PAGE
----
It has been two and a half years since my NDE and OBE, and even though I don't dwell upon the experience, it is never far out of my mental field of vision. I don't consider myself to have experienced what might be called the traditional "NDE" with all the bells and whistles attached; and after having read some of the more frightening accounts posted on your web site, I am kind of glad I did not. But for what it's worth, here goes:
My NDE occurred during an angioplastic procedure. I had suffered a heart attack, my fourth, on May 20, 1996. Emergency endoplasty saved my life then but further work was required. The further work took place a few months later on September sixth. The placement of two stints in coronary artery went well. I remember the doctor telling my husband after the procedure that I would return to work the following Monday, jokingly, of course. However, after I had been returned to my room, something went haywire and I suffered yet another heart attack. I was rushed back into the cath. lab for one more round of angioplasty.
I was under the "knife" for what seemed like hours, and despite the drugs, I was in intense pain. Yet, the thought of dying never occurred me. I had complete confidence in my doctor's ability and in my own indestructibility. Towards the end of this latest round of angioplasty, from out of nowhere, I felt a strange electrical pop resonate throughout my body, originating in my heart. I was completely immobilized, unable to move, breathe, or even change my field of depth of vision. I recall my panic of being unable to breathe. I knew I had to -- I wanted to, but I couldn't and there was no pain. Unable to move my eyes, I caught only glimpses of the medical team working to save me. I could see my doctor's fist rising and falling as he pounded on my chest. I could even hear the empty thudding sound of the contact, but I felt nothing. The sound was like hearing something crashing through water -- underneath water. It was a bizarre feeling. I felt like I was definitely floating out of my body. Somewhere during the seconds that seemed, and still do seem, like an eternity, it dawned on me; I really was dying. My vision was fading along with my awareness of what was happening around me. Primal feelings of fear for my family and utter sadness that I would never see my husband and sons again are all of what I can remember before everything went black. I didn't want to die; I really didn't want to leave them. My children still needed me.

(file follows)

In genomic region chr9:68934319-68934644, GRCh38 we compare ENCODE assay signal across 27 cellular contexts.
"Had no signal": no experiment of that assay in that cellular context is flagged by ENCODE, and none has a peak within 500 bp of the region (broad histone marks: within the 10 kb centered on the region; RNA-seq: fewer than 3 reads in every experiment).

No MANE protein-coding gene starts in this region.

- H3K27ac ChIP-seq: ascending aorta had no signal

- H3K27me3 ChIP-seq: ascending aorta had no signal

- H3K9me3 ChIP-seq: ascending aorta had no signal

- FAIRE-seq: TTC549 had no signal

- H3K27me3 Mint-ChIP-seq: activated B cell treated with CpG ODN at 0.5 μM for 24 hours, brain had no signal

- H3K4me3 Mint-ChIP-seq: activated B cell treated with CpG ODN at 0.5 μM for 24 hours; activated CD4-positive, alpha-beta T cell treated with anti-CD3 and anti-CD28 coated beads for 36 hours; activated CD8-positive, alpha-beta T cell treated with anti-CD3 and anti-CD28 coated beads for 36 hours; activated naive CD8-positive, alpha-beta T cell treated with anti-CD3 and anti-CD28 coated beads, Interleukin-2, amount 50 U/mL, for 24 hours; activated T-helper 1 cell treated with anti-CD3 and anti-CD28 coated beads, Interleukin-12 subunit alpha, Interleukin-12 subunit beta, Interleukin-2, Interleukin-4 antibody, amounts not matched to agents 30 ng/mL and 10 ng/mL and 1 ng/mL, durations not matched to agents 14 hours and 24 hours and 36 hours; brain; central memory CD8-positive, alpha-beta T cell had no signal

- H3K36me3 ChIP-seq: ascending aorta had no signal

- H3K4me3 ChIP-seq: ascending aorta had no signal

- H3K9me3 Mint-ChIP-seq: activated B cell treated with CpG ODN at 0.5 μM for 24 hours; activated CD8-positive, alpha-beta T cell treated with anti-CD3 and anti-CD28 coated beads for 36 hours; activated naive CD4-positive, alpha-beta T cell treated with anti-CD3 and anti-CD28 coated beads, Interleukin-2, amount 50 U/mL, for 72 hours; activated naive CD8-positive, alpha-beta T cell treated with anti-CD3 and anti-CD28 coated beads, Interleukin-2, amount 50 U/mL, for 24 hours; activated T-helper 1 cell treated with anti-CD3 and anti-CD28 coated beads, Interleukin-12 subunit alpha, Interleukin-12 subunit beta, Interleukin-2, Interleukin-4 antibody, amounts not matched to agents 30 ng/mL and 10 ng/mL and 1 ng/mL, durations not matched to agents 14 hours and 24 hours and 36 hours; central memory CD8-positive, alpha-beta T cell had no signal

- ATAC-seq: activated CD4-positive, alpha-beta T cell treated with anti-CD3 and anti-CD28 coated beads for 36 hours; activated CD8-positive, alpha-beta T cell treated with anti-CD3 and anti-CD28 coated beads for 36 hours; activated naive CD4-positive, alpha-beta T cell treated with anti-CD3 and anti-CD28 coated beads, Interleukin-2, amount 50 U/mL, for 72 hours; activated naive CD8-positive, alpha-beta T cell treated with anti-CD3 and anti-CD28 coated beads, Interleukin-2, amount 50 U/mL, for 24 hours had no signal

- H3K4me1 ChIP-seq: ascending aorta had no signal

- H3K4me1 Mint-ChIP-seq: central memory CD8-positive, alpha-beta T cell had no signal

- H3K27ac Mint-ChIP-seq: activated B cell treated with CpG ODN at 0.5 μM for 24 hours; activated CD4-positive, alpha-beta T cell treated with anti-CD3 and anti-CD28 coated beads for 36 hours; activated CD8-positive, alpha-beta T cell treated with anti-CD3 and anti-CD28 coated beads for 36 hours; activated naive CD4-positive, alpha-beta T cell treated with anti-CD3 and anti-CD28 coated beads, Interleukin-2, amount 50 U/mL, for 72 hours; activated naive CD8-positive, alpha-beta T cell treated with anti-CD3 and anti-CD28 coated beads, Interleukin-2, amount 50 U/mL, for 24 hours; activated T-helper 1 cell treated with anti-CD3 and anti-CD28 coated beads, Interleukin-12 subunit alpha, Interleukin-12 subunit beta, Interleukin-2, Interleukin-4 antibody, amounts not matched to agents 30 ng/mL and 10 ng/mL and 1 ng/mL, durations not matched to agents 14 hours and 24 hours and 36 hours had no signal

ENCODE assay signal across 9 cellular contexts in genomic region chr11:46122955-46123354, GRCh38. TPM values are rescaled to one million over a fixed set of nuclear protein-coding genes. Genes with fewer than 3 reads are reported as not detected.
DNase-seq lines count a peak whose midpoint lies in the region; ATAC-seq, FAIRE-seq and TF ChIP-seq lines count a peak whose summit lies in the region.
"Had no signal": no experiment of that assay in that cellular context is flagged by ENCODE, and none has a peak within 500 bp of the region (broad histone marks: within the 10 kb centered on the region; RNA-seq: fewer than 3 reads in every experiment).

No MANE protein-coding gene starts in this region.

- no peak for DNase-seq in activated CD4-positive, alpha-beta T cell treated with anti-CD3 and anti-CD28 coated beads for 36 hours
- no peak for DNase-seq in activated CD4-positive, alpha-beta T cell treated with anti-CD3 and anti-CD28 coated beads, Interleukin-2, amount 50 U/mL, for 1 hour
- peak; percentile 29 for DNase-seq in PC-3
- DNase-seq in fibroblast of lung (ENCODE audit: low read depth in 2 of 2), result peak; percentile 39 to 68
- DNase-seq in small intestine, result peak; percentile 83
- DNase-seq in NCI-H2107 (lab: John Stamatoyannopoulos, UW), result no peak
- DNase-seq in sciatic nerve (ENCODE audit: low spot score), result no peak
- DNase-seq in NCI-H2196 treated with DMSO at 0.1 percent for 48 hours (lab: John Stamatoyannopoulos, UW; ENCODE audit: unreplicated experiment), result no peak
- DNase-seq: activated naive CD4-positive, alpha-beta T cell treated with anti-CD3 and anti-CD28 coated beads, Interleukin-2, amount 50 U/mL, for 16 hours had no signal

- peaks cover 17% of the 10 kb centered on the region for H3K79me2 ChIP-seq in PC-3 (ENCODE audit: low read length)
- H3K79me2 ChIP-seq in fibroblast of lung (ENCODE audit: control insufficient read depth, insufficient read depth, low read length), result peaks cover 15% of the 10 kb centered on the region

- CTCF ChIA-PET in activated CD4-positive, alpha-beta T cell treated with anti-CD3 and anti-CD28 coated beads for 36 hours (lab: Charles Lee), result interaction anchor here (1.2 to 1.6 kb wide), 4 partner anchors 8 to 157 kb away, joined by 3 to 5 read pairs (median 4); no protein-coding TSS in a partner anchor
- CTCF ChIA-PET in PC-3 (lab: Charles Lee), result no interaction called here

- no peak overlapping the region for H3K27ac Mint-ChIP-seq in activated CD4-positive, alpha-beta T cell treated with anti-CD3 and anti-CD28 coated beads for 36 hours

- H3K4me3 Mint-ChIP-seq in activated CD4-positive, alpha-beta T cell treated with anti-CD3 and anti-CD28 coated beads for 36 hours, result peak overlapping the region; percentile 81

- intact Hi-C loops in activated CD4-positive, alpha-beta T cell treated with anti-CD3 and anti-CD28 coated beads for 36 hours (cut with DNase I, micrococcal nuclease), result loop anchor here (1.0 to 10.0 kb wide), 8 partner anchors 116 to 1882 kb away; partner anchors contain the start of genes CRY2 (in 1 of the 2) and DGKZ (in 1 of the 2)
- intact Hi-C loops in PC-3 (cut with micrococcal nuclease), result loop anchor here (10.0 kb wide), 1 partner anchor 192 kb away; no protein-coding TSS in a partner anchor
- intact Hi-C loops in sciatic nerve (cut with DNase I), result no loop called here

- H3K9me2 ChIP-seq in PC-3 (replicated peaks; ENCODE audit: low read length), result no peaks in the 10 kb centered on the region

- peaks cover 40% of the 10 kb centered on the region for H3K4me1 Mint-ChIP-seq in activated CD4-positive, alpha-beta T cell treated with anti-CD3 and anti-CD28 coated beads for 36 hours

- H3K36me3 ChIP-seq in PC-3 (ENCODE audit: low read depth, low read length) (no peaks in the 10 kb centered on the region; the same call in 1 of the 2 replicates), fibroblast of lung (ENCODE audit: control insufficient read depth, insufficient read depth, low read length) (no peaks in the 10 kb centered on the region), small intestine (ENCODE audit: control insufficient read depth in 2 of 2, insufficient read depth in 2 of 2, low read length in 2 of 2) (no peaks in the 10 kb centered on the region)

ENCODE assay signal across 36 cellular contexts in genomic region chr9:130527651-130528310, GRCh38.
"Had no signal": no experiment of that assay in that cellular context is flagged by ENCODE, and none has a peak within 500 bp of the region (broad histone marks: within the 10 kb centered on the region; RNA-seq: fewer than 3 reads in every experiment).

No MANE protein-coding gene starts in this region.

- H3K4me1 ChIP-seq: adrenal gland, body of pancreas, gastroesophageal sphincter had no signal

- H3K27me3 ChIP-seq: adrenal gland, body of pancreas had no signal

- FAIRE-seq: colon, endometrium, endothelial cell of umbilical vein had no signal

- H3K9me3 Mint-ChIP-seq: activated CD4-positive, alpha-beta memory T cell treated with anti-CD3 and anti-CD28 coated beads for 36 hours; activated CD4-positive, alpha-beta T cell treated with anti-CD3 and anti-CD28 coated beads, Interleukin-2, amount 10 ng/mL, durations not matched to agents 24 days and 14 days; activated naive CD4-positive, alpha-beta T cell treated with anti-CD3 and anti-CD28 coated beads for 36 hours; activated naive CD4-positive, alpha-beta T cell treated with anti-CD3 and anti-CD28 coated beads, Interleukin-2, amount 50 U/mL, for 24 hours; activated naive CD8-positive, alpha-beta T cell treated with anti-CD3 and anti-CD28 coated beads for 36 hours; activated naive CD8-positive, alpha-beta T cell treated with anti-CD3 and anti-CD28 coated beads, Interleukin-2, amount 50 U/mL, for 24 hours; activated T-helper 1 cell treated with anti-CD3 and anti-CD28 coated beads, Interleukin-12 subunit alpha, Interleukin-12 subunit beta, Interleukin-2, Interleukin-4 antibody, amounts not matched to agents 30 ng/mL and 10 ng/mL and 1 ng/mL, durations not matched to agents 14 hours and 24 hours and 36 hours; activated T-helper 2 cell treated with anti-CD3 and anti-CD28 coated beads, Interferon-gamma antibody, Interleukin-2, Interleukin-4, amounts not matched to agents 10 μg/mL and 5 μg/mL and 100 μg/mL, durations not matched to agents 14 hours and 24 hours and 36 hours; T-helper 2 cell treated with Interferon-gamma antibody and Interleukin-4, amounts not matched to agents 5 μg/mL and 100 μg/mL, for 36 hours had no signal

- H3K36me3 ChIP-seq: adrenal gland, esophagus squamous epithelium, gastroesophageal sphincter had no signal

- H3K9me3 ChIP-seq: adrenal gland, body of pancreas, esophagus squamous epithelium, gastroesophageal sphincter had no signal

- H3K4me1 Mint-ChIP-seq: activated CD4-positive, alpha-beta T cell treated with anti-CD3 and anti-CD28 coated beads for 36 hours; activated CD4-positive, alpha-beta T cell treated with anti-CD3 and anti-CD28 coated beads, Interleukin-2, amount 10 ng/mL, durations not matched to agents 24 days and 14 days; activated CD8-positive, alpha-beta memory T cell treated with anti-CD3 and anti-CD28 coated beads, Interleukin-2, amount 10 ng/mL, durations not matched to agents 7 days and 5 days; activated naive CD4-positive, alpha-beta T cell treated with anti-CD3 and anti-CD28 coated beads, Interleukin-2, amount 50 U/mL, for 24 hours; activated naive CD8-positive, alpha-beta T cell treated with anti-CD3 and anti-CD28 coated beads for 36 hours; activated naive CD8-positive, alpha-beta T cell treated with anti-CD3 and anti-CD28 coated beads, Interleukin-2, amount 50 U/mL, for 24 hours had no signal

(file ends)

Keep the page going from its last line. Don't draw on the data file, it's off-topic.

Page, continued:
Suddenly, a sense of calm came over me and I became fascinated with the events around me. I could hear in my mind everything that the doctors and nurses were thinking in addition to what they were saying. No sooner had this strange phenomenon begin to sink in that I was shocked by my ability to see. It was seeing, but without eyes. It was a sense of perception that went way beyond the occipital lobe. I could see my unconscious body below with my eyes closed and everyone was working frantically on me. My OBE based visual perceptions were very unlike normal vision in these ways: (1) everything was very, very sharp. Colors were sharp; edges were sharp. I could see far away as if things were right up next to me. I remember seeing down the hall as if it was a foot away. Normally, I have to wear thick glasses to have even very nominal vision. I have severe myopia and have suffered with it since early childhood. I've even stopped driving a car as a result of my poor vision. But here I was, not only able to see better than I ever had with sharp details, I could see in all directions at once. Similar to a 360-degree panoramic vision. I know it sounds like I'm either lying or crazy, but I saw the holes the soundproof ceiling tiles as well as the intricate pattern in the floor tiles at the same instant with just the tiniest shift of perception. I knew how many holes were in the ceiling tiles, even though it was a sense of knowing, not that I stopped to count them in any way. I noticed that one of the fluorescent lights was humming loudly. I could even read numbers and some writing on the end of one of the lights. I only recall seeing three letters - ULV on the end of it.
I floated out of the room and saw several people like myself in the hall. I stopped one man and spoke with him. He was agitated and questioned me as to why he was there. I told him that I didn't know, that both of us might be dead. And upon hearing this, he looked very shocked -- his eyes grew large and he rushed off, or floated off in a hurry, I should say, trying to locate the morgue. I suggested he try the basement. I didn't think to get his name, but in hindsight, I wish I had. He looked about 70 years old and had gray hair. I recall giggling slightly because when he turned to leave me, I saw his skinny bottom sticking out from underneath his blue hospital gown.